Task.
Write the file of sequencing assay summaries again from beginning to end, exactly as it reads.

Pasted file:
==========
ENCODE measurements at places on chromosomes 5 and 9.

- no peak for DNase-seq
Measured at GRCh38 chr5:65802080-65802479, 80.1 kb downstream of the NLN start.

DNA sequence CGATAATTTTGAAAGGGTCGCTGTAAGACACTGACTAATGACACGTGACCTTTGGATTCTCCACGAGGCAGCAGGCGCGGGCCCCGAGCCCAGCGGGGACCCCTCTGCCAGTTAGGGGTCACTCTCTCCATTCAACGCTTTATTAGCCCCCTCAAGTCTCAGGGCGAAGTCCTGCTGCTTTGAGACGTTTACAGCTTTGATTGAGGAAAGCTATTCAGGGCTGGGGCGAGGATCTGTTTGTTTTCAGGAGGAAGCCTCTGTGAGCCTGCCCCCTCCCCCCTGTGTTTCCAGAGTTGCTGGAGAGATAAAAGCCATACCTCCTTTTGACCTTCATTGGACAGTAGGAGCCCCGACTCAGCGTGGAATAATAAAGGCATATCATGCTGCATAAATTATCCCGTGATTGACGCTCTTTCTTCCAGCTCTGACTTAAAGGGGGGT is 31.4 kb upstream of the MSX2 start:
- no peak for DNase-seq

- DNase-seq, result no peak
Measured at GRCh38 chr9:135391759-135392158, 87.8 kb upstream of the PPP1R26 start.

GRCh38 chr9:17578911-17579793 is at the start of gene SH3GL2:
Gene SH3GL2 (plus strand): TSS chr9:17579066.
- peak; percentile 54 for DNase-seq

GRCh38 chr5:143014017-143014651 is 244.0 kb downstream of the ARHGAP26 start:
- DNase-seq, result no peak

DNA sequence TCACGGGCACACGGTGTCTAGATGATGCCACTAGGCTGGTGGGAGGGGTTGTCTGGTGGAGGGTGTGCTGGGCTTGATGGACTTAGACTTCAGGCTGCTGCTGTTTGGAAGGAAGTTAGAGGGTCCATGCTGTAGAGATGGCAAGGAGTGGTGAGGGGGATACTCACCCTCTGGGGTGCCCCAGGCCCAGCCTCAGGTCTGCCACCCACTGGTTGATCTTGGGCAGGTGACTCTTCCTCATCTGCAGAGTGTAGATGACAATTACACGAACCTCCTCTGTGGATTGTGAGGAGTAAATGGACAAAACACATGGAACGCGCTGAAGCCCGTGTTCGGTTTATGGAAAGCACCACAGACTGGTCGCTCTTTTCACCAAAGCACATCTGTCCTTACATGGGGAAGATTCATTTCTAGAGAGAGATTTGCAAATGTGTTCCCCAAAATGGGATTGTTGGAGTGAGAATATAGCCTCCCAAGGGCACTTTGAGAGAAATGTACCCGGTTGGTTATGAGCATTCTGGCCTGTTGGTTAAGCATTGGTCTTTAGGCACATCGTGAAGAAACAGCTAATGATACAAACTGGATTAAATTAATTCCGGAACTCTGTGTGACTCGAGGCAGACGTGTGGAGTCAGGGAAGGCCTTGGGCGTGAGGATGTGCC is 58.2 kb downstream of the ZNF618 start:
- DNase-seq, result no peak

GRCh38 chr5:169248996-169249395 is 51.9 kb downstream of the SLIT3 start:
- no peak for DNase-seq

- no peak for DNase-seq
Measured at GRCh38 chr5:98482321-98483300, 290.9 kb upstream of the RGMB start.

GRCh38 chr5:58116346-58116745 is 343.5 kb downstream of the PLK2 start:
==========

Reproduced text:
ENCODE measurements at places on chromosomes 5 and 9.

- no peak for DNase-seq
Measured at GRCh38 chr5:65802080-65802479, 80.1 kb downstream of the NLN start.

DNA sequence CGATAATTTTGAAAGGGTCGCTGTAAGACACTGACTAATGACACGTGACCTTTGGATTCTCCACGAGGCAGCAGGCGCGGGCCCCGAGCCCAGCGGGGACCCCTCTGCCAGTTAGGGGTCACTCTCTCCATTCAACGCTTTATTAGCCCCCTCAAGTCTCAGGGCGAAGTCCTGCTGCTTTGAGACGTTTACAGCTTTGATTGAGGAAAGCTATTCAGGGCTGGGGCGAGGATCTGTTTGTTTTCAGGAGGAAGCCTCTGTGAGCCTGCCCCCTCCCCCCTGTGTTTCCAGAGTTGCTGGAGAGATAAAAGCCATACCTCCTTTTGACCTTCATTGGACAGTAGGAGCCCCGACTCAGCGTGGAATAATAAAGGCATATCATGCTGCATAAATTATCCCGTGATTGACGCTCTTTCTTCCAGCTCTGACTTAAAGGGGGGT is 31.4 kb upstream of the MSX2 start:
- no peak for DNase-seq

- DNase-seq, result no peak
Measured at GRCh38 chr9:135391759-135392158, 87.8 kb upstream of the PPP1R26 start.

GRCh38 chr9:17578911-17579793 is at the start of gene SH3GL2:
Gene SH3GL2 (plus strand): TSS chr9:17579066.
- peak; percentile 54 for DNase-seq

GRCh38 chr5:143014017-143014651 is 244.0 kb downstream of the ARHGAP26 start:
- DNase-seq, result no peak

DNA sequence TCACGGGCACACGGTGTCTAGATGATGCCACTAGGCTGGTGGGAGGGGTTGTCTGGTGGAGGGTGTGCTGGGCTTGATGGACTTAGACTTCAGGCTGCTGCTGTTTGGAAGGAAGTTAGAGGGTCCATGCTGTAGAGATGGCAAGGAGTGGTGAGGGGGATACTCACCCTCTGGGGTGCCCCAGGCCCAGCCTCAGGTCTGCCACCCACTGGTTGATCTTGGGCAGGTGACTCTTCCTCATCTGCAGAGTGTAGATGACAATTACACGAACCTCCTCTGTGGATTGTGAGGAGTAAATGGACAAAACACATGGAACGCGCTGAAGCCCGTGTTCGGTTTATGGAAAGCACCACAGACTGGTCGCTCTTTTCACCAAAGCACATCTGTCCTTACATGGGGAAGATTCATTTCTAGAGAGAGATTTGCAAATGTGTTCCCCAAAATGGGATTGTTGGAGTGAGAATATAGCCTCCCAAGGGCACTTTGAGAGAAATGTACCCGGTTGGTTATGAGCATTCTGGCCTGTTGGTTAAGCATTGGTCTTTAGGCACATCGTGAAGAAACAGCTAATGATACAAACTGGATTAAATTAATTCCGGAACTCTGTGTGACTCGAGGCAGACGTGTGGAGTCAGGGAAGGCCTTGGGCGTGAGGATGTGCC is 58.2 kb downstream of the ZNF618 start:
- DNase-seq, result no peak

GRCh38 chr5:169248996-169249395 is 51.9 kb downstream of the SLIT3 start:
- no peak for DNase-seq

- no peak for DNase-seq
Measured at GRCh38 chr5:98482321-98483300, 290.9 kb upstream of the RGMB start.

GRCh38 chr5:58116346-58116745 is 343.5 kb downstream of the PLK2 start: